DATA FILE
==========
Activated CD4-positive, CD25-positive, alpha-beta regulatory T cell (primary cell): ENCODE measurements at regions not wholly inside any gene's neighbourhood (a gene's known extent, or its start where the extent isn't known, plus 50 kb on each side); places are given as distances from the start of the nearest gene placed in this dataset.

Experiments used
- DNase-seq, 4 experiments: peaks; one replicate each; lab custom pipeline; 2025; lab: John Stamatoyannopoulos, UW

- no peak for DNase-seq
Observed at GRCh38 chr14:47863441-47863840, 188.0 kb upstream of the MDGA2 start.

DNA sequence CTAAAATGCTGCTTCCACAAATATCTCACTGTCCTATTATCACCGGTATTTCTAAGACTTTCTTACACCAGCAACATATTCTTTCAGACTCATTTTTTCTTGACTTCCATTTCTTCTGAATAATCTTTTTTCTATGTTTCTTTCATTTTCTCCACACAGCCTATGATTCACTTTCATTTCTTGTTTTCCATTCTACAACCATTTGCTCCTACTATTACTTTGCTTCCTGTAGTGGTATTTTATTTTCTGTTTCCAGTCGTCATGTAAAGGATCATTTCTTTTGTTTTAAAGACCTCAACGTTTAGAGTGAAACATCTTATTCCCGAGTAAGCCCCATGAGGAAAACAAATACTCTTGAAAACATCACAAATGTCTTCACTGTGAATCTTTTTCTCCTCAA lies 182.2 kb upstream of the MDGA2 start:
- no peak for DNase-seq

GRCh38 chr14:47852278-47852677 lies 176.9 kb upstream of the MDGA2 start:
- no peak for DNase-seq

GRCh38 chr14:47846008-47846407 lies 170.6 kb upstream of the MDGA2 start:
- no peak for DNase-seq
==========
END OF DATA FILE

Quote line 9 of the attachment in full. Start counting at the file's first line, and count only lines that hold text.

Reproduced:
- no peak for DNase-seq